However, in the near future, researchers will be able to study how certain genes affect an individual’s drug response with the mapping of the human genome.  Physicians will be able to customize individual treatments and avoid deadly reactions to drugs by factors in a patient’s genetic profile. (21) 

As a result, the market for drugs will become more segmented and “blockbuster” drugs may become scarcer as “pharmcogenomics” becomes more developed.  If blockbuster medicines become less common, strong patent protection will be essential. 

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Patents  

The annual report identifying companies awarded patents in 2001 was recently released by the U.S. Patent and Trademark Office (PTO). (22)  A number of drug companies were on the PTO’s list since patents are essential to maintain the pharmaceutical industry as a provider of life-saving medicines.  In 2001 Bayer, for example, topped the list for pharmaceutical manufacturers having been granted 362 patents. The fewest on the list with 40 patents was AstraZeneca. And Merck was awarded 185 patents, Pfizer 172 and Eli Lilly 115. 

Twenty years is the lifetime of a patent for a new prescription medicine.   Prior to the General Agreement on Tariffs and Trade (GATT) agreement, which created an international standard for patent life, it was 17 years.  However, in drug manufacturing, until a new medicine has gone through clinical trials and has been approved by the FDA, a manufacturer cannot sell it.  The first eight to twelve years of the twenty-year patent life can be used for the research and approval process.  Thus, the drug company that procured the patent and invested the research money has exclusive right to sell the drug, assuming the drug ever makes it to market, and has maybe 10 years or less of useful patient life.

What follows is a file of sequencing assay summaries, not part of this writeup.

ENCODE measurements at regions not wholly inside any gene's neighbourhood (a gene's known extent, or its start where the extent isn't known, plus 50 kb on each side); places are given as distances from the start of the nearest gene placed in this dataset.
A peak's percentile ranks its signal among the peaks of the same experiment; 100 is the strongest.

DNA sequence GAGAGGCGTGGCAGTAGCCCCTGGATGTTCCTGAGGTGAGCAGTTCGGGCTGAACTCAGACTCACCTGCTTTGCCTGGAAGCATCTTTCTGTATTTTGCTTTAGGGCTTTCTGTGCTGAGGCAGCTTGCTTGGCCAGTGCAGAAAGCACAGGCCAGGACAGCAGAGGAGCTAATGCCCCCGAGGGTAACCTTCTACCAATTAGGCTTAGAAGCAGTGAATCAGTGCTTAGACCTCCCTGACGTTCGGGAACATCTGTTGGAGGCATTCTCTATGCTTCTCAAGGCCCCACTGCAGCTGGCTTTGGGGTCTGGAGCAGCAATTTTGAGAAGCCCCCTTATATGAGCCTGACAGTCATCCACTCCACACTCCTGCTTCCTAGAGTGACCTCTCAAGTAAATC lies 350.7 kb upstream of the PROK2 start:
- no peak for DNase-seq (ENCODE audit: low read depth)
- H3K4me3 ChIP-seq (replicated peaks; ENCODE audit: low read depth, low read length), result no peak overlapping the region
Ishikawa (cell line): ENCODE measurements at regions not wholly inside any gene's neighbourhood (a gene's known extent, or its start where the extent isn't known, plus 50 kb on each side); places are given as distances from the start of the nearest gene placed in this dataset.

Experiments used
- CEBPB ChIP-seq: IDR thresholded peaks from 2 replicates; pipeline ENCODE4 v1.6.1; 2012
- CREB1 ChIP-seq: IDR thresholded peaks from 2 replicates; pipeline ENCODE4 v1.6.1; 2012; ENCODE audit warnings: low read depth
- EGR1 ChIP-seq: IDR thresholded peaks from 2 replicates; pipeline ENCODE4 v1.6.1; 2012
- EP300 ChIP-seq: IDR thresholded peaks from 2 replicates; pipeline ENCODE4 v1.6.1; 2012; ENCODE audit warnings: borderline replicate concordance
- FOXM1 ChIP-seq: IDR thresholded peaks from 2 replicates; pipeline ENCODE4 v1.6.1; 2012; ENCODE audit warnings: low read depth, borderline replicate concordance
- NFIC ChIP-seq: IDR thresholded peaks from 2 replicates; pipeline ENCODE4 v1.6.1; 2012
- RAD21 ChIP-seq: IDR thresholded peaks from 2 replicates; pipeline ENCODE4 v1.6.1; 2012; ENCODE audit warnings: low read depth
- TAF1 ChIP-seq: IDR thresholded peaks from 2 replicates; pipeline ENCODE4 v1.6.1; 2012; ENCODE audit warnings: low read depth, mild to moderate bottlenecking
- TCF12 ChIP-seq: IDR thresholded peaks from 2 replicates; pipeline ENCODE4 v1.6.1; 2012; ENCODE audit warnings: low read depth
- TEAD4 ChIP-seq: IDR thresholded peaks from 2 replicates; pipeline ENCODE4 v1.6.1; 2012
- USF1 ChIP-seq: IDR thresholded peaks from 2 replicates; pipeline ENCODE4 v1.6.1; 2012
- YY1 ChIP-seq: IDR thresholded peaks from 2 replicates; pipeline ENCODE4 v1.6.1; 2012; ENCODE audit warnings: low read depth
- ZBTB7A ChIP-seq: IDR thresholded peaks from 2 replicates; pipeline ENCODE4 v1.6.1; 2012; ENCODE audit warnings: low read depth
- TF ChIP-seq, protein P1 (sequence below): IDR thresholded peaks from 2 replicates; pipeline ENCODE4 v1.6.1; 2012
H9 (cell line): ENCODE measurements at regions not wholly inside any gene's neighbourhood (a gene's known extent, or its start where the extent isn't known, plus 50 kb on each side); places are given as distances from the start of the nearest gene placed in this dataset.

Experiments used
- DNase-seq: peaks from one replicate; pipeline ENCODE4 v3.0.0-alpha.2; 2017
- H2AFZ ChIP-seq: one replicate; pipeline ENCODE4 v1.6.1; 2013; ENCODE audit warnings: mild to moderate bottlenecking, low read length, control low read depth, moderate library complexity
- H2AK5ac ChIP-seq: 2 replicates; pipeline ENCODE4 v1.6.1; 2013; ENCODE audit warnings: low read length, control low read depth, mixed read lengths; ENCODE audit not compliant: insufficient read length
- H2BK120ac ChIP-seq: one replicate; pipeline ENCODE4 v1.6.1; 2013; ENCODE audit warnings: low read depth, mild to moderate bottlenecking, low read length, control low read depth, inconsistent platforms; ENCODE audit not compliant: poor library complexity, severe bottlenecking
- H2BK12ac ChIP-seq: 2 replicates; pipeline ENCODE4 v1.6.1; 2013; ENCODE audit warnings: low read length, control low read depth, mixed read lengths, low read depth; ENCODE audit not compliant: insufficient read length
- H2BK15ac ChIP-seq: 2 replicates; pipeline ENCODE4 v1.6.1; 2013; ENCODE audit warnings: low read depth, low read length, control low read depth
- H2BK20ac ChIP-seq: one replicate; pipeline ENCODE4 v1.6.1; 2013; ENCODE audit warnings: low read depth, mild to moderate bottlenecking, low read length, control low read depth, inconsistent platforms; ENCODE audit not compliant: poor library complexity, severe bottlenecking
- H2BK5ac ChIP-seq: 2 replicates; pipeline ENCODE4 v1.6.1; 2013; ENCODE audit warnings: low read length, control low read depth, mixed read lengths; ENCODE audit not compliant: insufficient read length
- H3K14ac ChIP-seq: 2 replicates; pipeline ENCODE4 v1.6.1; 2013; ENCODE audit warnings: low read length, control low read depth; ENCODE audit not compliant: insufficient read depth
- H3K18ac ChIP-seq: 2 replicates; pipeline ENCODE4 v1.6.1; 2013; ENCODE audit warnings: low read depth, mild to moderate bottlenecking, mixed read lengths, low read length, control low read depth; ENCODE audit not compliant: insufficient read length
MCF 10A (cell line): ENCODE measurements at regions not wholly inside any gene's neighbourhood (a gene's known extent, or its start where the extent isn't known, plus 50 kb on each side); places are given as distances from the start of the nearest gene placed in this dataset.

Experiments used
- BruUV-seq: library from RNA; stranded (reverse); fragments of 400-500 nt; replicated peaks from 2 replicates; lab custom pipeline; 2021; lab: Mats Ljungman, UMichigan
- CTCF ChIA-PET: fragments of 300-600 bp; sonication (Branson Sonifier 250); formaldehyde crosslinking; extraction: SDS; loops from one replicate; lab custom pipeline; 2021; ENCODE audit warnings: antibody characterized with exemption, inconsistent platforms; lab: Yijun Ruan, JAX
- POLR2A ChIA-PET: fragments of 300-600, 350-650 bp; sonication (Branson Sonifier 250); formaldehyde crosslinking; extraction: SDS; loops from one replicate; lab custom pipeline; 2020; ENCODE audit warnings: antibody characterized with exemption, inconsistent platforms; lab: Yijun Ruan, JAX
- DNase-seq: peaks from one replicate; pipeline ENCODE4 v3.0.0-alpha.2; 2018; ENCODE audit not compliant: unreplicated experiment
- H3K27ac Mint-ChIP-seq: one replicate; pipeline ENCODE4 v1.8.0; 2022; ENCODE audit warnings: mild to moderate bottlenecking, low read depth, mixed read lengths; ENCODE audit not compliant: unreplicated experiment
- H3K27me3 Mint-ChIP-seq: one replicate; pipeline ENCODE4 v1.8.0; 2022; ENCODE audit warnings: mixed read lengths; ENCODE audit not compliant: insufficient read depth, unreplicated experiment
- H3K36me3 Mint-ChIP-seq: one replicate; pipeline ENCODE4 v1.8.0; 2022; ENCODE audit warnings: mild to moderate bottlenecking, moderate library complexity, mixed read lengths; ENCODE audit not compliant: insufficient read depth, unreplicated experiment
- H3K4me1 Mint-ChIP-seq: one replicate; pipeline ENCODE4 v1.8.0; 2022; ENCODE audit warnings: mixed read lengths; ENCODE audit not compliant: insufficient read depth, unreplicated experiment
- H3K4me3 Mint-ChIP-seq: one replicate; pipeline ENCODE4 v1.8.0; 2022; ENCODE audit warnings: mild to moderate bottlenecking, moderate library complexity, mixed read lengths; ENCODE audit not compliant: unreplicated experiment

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How A Drug Makes It To Market 

A new medicine must go through the 10 to 12 year discovery, development and approval process at a cost of more than $800 million to arrive for sale on the market according to studies cited by the pharmaceutical industry. (23) 

Annually, billions of dollars are invested into new, innovative drugs.  Costs are increased as new medicines face numerous hurdles moving from inception to the marketplace. (24) 

First, people are afflicted by medical conditions.  Scientists identify a chemical compound that they believe will be an effective treatment.  Once this is done, a patent is applied for which can take a couple of years prior to being issued.  A deliverable form of the medicine must be found by researchers, and it is tested in animals in most cases.     

Next, the medicine will start proceeding through the human testing process if it appears promising in the animal tests.  Human testing involves a series of three or four clinical trials that may be tested on thousands of patients at various medical centers throughout the nation and in some cases internationally. 

Thousands of medical personnel are involved in these trials that can take six to eight years.  Failure can occur at anytime throughout this process.  Furthermore, to determine if a drug’s active ingredient is effective and if the side effects are acceptable, often it is not until the end of the clinical trials that enough patients are involved.  However, despite the fact that the medicine is not yet on the market, the time on the patent continues to diminish. 

Scientists may be able to adjust the formulation if patients are not responding as researchers had thought.  However, the project sometimes has to be terminated, and researchers have to start all over losing money that is invested as well as time. 

Then, the manufacturer sends thousands of pages documenting the research to the FDA for approval if the medicine makes it through the clinical trails and exhibits to researchers that it is more effective than an inactive substance or placebo.  Although there are ways to expedite the process, it can take more than two years.